WKU POP 201

Introduction to Popular Culture Studies

Understanding the U.S. Soap Opera, Part 1

Posted by nathanpowers22 on March 6, 2017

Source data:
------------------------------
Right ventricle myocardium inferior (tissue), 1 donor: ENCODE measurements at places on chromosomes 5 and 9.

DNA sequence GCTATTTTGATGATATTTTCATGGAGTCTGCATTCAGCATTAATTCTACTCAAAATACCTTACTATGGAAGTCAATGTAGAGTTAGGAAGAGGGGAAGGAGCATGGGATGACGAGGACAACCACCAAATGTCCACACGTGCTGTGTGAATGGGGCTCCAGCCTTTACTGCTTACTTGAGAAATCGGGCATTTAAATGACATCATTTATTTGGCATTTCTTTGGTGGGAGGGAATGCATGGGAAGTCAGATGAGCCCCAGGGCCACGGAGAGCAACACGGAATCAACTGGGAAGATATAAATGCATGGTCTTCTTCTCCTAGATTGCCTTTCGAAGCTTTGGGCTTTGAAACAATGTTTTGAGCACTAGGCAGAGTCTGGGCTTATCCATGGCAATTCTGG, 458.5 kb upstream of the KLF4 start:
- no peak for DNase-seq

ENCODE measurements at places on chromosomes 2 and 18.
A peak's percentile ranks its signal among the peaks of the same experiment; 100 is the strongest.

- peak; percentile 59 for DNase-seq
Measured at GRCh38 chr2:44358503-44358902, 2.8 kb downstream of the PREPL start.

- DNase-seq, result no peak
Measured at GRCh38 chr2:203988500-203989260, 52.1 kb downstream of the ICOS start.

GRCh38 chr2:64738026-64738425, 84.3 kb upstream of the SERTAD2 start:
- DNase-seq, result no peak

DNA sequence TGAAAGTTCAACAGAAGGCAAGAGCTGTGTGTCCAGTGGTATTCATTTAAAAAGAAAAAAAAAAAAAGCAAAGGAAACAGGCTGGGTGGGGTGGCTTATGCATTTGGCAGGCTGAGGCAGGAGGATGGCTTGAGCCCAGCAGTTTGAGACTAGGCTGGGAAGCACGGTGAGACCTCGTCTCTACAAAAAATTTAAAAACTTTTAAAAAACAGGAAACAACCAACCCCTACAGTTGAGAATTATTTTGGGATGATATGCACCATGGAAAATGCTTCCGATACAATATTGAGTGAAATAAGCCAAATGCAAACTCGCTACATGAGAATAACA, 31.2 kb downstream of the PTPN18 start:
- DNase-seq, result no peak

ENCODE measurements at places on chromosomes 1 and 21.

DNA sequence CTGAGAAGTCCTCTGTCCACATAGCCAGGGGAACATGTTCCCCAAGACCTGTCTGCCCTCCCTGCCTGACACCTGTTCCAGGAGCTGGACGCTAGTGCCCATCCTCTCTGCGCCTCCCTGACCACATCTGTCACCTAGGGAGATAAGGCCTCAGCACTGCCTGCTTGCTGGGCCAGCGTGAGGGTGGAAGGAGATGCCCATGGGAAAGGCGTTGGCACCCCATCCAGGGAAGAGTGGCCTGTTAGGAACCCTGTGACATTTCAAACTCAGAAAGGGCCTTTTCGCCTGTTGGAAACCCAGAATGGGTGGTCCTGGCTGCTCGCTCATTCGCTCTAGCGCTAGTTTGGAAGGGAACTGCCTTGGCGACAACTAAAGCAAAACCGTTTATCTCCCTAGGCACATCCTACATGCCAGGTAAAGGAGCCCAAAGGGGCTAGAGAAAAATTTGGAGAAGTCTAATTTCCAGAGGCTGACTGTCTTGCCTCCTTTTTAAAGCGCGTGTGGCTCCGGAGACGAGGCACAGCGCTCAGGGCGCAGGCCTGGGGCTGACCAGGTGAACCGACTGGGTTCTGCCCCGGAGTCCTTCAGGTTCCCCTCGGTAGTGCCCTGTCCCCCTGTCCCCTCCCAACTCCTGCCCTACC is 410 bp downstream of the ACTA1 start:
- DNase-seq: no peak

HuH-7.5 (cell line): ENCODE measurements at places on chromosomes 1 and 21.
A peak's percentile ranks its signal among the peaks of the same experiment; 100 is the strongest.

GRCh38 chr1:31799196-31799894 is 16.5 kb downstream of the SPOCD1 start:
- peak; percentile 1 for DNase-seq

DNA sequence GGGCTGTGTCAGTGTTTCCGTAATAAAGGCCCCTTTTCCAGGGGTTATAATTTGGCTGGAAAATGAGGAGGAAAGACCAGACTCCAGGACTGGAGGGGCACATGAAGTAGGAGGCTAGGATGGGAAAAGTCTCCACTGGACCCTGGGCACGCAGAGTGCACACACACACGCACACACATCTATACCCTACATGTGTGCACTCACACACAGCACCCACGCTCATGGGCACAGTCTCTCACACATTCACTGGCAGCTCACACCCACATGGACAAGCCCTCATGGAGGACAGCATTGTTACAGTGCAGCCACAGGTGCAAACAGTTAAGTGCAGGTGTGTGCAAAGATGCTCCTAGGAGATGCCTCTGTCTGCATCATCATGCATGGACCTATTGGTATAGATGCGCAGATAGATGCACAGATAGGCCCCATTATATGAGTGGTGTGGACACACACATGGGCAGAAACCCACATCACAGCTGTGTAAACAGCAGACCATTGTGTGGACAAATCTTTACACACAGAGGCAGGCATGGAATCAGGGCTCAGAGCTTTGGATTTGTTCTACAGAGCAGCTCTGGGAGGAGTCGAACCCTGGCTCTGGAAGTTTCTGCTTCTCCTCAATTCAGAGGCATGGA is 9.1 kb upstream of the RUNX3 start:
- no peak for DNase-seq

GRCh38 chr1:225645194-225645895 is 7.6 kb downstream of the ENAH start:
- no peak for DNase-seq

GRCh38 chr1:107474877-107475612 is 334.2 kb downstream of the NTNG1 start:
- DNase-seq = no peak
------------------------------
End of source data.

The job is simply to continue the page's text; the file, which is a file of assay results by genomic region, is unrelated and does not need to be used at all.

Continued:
“Growing Old Together: Following As the World Turns’ Tom Hughes Through the Years” from The Survival of Soap Opera: Transformations for a New Media Era provided new insights for me (as well as everyone else, judging by their blog posts) into the unparalleled complexity of soap operas. One of the parts that triggered the most reflection for me, however, arose from a misinterpretation. Initially, when I read that the character of Tom Hughes had been “born on a show and then…consistently featured for five decades in a daily television text,” I mistook this to mean the actor that portrayed the infant Hughes was the same one to portray him into the 2000s, which made me think about the film Boyhood. Though I overestimated how long Hughes was played by the same actor, Scott Holmes still played the character for just over 23 years, far longer and in a much more involved capacity than the actors involved with this film. Despite already being an adult at this point in his career, the blending of Hughes and Holmes over time must have been substantial. Consider the fact that Justin Deas eventually married his on-air love interest, as well as a more recent example from the HBO series True Blood. The character’s playing Bill Compton and Sookie Stackhouse, portrayed by Stephen Moyer and Anna Paquin, respectively, like Deas and Margaret Colin, also found a love for one another that blossomed into matrimony through their fictitious relationship. I guess what I’m trying to say by mentioning this stuff is that while the performers behind soap operas (in addition to modern dramas) have a notable affect on the audiences they target, televised media often appears to become integral to the identities of prominent cast members as well. This appears to be especially true as the narrative scaffolding that underlies many media texts today grows increasingly intricate over time.

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